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Thailand hosts the Apec summit in 2022 under the theme of 'Open. Connect. Balance'.
Thailand hosts the Apec summit in 2022 under the theme of ‘Open. Connect. Balance’.

The coming year looks to be an eventful one with activities that could have a big impact on Thailand, ranging from the country’s hosting of the Asia-Pacific Economic Cooperation (Apec) summit to the trial of the retail Central Bank Digital Currency (retail CBDC).

GREEN APEC

The 2022 Apec summit to be hosted by Thailand late next year will mark a significant step toward the business sustainability goal, which is expected to become increasingly important post-pandemic.

Governments are not only paying heed to their public health systems following the spread of Covid-19, which has ravaged economies, but they have also agreed to make environmental protection a crucial part of business growth.

The Thai business sector will raise the bio-, circular and green (BCG) economic model, advanced by the Prayut Chan-o-cha government, for discussion and propose capital funding to help businesses in 21 countries during the Apec Business Advisory Council (Abac) meetings next year, which will provide advice to leaders.

“BCG is aimed to develop the economy through environmentally friendly measures, including decarbonisation,” said Supant Mongkolsuthree, chairman of the Federation of Thai Industries (FTI) and chairman of Abac.

The FTI, the Thai Chamber of Commerce, the Board of Trade and the Thai Bankers’ Association represent the Thai business sector within Abac, which is made up of 63 members.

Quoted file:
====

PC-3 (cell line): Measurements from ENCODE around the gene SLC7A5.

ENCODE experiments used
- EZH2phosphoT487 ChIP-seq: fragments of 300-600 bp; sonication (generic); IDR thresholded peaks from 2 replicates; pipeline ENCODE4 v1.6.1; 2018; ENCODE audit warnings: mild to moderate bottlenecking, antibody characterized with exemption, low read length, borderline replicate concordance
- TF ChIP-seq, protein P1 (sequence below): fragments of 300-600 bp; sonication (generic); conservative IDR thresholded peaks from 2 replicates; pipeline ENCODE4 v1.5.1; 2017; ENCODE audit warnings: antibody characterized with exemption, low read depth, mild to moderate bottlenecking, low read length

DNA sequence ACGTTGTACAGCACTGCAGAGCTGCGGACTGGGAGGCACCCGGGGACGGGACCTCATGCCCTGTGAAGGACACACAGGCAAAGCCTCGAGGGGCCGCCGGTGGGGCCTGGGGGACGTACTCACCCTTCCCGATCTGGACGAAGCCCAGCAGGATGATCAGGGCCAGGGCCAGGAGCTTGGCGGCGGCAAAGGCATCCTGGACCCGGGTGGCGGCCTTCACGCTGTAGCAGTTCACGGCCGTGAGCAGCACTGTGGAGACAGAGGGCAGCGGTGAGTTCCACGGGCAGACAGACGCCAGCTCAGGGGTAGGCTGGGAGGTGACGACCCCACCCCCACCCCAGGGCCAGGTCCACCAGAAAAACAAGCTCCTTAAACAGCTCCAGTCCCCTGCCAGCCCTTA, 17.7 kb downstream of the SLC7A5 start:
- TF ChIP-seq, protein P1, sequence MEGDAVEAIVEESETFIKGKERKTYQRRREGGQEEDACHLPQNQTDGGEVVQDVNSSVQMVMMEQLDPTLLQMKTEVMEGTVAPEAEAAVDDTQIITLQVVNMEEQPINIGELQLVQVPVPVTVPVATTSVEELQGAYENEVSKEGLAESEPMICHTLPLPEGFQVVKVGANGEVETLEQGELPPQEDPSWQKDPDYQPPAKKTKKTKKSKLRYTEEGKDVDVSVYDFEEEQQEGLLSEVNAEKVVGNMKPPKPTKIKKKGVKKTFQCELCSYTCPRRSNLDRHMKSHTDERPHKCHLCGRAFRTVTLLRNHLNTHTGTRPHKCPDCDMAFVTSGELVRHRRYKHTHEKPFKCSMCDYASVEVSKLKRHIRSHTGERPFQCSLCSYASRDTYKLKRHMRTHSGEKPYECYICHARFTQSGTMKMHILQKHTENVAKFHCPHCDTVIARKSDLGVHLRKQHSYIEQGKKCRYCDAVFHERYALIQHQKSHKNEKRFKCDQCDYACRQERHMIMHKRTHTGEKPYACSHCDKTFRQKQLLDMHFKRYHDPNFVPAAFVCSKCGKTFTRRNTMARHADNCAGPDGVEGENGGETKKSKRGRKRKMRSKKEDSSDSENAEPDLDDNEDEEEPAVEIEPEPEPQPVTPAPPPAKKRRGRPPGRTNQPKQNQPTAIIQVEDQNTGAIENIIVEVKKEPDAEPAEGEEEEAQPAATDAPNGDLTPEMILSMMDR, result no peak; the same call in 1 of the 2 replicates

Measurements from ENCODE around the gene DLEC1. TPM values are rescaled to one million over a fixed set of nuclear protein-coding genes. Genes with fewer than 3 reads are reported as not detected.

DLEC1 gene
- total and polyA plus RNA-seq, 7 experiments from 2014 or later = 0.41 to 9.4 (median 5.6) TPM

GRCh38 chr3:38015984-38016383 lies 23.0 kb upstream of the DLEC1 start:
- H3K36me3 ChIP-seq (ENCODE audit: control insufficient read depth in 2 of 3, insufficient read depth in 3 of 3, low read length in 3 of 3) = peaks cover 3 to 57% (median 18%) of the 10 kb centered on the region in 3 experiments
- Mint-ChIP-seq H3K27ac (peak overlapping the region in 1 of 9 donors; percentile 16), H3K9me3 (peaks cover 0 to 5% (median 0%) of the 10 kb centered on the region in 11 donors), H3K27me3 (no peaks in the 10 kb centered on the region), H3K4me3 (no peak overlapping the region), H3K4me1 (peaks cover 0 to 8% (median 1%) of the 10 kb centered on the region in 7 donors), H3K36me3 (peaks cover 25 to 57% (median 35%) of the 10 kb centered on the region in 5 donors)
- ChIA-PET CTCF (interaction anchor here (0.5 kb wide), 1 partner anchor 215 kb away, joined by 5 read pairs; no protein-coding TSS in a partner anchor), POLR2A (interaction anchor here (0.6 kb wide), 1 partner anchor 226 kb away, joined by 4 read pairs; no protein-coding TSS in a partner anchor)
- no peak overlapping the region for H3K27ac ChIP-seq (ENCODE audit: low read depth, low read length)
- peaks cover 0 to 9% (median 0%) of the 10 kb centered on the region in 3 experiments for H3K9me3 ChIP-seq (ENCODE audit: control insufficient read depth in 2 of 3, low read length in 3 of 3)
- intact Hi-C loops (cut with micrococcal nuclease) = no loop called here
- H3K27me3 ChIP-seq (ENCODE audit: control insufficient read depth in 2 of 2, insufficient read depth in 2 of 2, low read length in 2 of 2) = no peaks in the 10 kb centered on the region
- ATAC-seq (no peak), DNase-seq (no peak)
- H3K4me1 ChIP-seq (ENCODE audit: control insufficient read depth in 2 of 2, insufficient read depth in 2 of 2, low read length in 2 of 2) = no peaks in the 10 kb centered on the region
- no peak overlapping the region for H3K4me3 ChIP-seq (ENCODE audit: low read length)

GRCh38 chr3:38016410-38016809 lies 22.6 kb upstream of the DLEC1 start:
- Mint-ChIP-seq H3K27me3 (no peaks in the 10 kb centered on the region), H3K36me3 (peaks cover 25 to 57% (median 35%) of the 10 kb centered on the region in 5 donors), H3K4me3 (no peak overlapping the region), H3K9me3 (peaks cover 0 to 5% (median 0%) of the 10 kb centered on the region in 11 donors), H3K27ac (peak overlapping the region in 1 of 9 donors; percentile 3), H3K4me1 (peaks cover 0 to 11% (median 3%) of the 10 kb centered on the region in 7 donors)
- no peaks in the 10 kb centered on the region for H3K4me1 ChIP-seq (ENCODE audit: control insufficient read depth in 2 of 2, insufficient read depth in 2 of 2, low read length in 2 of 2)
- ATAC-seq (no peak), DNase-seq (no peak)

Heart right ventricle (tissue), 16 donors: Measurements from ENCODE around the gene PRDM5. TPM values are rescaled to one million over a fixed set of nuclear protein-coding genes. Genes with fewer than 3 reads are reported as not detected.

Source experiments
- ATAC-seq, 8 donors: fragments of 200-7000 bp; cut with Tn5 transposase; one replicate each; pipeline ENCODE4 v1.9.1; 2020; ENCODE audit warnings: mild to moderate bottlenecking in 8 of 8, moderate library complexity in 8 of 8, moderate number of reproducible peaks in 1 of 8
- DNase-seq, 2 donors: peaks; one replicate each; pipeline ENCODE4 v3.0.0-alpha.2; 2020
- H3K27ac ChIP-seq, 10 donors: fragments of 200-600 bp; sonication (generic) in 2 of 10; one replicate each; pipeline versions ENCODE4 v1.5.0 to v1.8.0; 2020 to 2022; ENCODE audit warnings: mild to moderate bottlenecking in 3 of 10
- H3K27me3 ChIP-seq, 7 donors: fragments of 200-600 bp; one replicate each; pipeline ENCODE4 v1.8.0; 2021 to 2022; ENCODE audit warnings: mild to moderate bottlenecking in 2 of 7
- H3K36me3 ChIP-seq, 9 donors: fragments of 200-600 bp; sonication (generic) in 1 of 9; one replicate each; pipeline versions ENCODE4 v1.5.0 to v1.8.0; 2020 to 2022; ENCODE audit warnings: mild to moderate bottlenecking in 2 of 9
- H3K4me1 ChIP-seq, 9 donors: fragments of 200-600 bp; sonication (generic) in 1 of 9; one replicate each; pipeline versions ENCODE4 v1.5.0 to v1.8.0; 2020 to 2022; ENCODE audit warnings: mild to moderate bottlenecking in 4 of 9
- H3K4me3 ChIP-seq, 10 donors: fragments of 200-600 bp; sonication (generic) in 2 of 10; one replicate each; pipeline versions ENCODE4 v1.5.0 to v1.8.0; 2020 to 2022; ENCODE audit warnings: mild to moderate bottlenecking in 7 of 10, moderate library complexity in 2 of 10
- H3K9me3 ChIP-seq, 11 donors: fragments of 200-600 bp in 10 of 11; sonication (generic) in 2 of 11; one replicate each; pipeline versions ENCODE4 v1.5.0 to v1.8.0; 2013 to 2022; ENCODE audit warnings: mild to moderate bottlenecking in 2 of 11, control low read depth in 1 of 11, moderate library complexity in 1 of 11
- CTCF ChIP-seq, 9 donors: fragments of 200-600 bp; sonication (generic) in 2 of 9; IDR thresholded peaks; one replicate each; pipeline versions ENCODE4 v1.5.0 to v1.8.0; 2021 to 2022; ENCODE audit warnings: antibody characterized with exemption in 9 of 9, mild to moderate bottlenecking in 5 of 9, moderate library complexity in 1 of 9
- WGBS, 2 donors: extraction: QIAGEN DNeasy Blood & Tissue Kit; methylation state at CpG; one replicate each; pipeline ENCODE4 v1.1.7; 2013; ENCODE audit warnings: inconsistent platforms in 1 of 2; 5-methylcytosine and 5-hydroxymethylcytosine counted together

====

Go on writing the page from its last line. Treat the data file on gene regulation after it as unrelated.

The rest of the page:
Mr Supant said Abac will meet four times next year to discuss economic proposals aimed to liberalise and facilitate international trade and investment.

An informal meeting among state officials from Apec members got underway in Phuket earlier this month.

Referred to as the Apec Informal Senior Officials’ Meetings (SOM), the three-day meeting was aimed at discussing preparations and priorities for next year’s meetings.

Thailand will place the long-delayed Free-Trade Area of the Asia-Pacific (FTAAP) at the top of the Apec agenda, Thani Thongphakdi, permanent secretary of the Thai Ministry of Foreign Affairs, said after the first round of the SOM in Phuket.

He said the FTAAP will emphasise sustainable development goals for society, economies and the environment within the context of reopening safely in a post-Covid world.

The FTAAP will be the future of Apec, said Auramon Supthaweethum, chief of the Trade Negotiations Department.

Thailand set the theme for the 2022 Apec summit as “Open. Connect. Balance”, with a traditional Thai bamboo basket called a chalom selected as the logo.

The interlaced bamboo strips, which are strong and durable, symbolise the resilience and strength of the regional economy and send a message promoting sustainability.

The 21 member countries of Apec account for 38% of the world’s population and around 59% of its GDP.

The Apec 2022 logo is inspired by a ‘chalom’, a traditional bamboo basket. With bamboo strands laced tightly together, it reflects cooperation between Apec member states. (Photo: Nutthawat Wicheanbut)

RCEP FINALLY UNDERWAY

After almost a decade of negotiations, the Regional Comprehensive Economic Partnership (RCEP) was officially signed on Nov 15, 2020 by 10 Asean members states, along with Australia, China, Japan, New Zealand and South Korea.